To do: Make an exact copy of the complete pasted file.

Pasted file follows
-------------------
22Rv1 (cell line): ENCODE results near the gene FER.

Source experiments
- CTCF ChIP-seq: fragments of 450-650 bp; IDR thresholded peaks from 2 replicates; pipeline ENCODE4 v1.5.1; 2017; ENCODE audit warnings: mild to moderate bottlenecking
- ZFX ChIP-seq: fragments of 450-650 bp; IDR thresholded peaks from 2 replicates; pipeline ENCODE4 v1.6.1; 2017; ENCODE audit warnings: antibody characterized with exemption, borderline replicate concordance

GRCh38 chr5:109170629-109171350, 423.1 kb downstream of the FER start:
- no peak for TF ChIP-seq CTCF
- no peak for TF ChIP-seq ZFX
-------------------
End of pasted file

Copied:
22Rv1 (cell line): ENCODE results near the gene FER.

Source experiments
- CTCF ChIP-seq: fragments of 450-650 bp; IDR thresholded peaks from 2 replicates; pipeline ENCODE4 v1.5.1; 2017; ENCODE audit warnings: mild to moderate bottlenecking
- ZFX ChIP-seq: fragments of 450-650 bp; IDR thresholded peaks from 2 replicates; pipeline ENCODE4 v1.6.1; 2017; ENCODE audit warnings: antibody characterized with exemption, borderline replicate concordance

GRCh38 chr5:109170629-109171350, 423.1 kb downstream of the FER start:
- no peak for TF ChIP-seq CTCF
- no peak for TF ChIP-seq ZFX